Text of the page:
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I feel air from other planets
Nino Mier Gallery is pleased to present a solo exhibition of over thirty sculptures by Berlin-based artist Stefan Rinck: I feel air from other planets. The artist’s distinctively patterned and painstakingly chiseled, motley crew of stone characters hail from a fantastic dreamworld: hominid bears, well-dressed dogs, smiling alligators, twisted gargoyles and other cartoonish creatures culled from contemporary culture and historical cannons. For I feel air from other planets, Rinck has built a Hieronymus Bosch-like rock garden of earthly delights – a vision of pure whimsy, grim darkness and satirical wit.
Stefan Rinck also studied German literature and philosophy and finds inspiration in art, mythology, poetry and music. “I feel air from another planet…” begins the poem Transcendence by Stefan George (1868-1933), a prominent German Symbolist poet whose famous prose is the impetus for Rinck’s exhibition. The artist’s choice to employ this poem to frame his sculpted universe presents an open-ended and universal conversation about transformation, life, death and spiritually. Stefan George’s poem reads:
I feel air from another planet.
The faces that once turned to me in friendship
Pale in the darkness before me.
And trees and paths I loved grow wan
So that I hardly know them, and your light,
Beloved shadow – summoner of my torment –
Is now extinguished quite in deeper burning flames,
In order, after the frenzy of warring confusion,
To appear in holy awe and yearning.
I dissolve into tones, circling, weaving,
In groundless thanks and nameless praise,
Surrendering without a wish to the mighty breathing.
A tempestuous wind overwhelms me
In sacred rapture where the fervent cries
Of praying women in the dust implore:
Then I behold how misty clouds disperse
In the sun-suffused clear skies
That only embrace on the farthest mountain retreats.
The ground shudders white and soft as whey.
I climb across vast chasms,
I feel myself floating above the furthest cloud
In a sea of crystal radiance –
I am but a spark of holy fire,
I am but a thundering echo of the holy voice.
In reading George’s poem and discerning the multitude of references from ancient, medieval to Pop that appear in the anthropomorphic beings of Rinck’s sculptures, we understand the exhibition as emerging from a heavily laden Symbolist mist, evoking a throng of personal readings to the contemporary viewer laced with a universal sensory experience.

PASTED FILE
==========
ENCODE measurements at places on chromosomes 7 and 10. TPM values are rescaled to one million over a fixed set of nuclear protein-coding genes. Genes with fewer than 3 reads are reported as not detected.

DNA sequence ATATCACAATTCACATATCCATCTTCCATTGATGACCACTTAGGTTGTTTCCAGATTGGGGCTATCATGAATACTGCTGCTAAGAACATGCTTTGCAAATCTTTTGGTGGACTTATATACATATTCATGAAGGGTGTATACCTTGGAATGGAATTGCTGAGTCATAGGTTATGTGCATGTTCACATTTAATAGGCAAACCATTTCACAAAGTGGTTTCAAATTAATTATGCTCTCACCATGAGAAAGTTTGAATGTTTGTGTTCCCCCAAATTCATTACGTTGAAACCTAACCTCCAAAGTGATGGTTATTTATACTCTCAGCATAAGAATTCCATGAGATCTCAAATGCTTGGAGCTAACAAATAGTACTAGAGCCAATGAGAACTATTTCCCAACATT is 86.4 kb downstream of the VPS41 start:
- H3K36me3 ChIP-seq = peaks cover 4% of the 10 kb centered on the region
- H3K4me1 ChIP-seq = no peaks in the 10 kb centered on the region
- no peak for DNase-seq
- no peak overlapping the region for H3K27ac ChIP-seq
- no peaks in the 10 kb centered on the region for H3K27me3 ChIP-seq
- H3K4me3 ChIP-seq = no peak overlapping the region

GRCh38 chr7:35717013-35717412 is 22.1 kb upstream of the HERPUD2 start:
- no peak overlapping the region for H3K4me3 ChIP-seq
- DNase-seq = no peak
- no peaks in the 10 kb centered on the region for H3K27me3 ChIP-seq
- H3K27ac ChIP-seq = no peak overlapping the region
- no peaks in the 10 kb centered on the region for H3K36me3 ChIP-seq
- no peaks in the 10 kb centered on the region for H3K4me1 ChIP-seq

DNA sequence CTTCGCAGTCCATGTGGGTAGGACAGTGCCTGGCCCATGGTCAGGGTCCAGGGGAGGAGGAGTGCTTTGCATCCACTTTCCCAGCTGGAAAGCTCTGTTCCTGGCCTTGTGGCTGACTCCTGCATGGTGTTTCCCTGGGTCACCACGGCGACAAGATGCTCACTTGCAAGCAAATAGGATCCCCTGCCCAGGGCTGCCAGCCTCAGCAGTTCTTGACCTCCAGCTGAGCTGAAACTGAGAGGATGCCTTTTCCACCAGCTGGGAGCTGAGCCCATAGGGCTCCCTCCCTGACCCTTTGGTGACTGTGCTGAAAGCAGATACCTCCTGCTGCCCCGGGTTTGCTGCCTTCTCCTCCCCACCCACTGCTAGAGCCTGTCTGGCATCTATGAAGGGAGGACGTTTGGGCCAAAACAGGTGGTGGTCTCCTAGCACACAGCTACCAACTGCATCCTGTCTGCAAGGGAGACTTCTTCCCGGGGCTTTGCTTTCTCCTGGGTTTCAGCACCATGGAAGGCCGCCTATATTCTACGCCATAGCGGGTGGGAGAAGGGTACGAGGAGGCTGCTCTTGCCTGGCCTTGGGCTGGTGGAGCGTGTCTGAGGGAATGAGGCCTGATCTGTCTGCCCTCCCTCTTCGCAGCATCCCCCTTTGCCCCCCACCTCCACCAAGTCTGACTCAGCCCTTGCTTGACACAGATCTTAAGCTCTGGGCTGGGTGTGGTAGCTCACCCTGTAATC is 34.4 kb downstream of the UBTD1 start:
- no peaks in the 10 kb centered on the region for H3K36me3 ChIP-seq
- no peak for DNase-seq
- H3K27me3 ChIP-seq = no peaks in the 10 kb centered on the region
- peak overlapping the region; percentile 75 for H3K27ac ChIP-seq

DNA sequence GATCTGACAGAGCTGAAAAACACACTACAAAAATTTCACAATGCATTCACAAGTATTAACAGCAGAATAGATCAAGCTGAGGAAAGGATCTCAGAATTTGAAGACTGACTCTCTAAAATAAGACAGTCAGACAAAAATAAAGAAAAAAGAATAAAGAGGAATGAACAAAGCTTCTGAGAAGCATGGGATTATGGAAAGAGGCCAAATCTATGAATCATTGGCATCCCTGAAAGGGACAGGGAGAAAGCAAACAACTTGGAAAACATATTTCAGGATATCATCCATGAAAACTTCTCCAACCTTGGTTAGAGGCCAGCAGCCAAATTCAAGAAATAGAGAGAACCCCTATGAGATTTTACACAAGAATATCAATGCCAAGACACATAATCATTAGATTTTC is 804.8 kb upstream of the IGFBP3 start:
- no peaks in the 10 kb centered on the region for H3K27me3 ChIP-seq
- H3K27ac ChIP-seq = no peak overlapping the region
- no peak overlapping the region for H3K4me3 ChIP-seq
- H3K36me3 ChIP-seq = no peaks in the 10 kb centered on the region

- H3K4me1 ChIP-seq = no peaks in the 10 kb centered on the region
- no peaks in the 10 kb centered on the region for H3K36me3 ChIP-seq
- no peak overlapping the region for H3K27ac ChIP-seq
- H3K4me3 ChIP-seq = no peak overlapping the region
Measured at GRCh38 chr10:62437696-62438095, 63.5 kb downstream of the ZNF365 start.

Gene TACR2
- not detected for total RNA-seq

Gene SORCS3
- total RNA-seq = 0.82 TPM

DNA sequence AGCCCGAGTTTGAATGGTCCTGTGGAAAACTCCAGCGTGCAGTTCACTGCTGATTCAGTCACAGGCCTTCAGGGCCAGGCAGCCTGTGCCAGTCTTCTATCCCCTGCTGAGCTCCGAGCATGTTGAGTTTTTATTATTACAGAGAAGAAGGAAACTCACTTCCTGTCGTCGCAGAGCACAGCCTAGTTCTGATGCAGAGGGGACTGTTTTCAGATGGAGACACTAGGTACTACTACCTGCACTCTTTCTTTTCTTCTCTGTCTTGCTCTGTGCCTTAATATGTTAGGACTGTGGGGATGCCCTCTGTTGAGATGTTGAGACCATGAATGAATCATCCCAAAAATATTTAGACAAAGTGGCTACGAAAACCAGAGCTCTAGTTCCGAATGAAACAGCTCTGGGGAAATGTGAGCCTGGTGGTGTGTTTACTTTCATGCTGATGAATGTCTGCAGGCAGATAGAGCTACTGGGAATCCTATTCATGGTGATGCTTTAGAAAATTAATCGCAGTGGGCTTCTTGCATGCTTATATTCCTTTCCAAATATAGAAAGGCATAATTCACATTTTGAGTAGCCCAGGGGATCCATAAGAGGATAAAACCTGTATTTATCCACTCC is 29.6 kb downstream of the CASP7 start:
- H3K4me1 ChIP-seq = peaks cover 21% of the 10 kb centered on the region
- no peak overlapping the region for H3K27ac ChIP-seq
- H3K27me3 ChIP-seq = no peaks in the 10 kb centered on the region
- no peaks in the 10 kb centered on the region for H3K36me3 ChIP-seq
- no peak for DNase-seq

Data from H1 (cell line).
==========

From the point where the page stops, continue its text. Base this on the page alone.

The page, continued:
The poem can also relate to Rinck’s materials – geology speaking to that same poetic spiritual transformation. For instance, he uses Diabas, an ancient, very dense subvolcanic black stone that is found in rare nests below the earth’s surface. He also uses Sandstone, which exists in a variety of color variants and contains subtle twinkling glints. Sandstone is also made under pressure, but less violently, in an almost romantic way. It is sedimentary rock – so insignificant dust over time becomes the substance that now holds up elaborate cathedrals. Rinck also uses classic glimmering marble, which is created when limestone melts under enormous heat and pressure. Marble was famously favored by the ancients and artists in the Renaissance era who wished to represent sublime, heavenly bodies with its sparkle. Stone is seen as eternal and obstinate, but like all things, changes, and is utterly defined by the forces around it, in this case our very own planet, and by the hand of a fanciful artist.
Rinck describes the exhibition as a type of mini retrospective, specifically, the last ten years of his work collected in a daisy-chain of beloved ideas. Our collective histories and fantasies are played out in cartoonish stone by cultural icons like the Smurfs, Napoleon Bonaparte, Goddesses, Duck Dodgers, Boogeymen, Flat-earthers, Scientologists, Court Jesters and Ninja Turtles. Rinck’s subjects embody his guileless, even acerbic, humor while still embracing the playful joy of the barmy creatures. Taken within the context of Transcendence, this cast of characters speaks to the collective experience of yearning for spiritual renewal and transformation through the worship of strange heroes.
 Transcendence by Stefan George. English Translation by Richard Stokes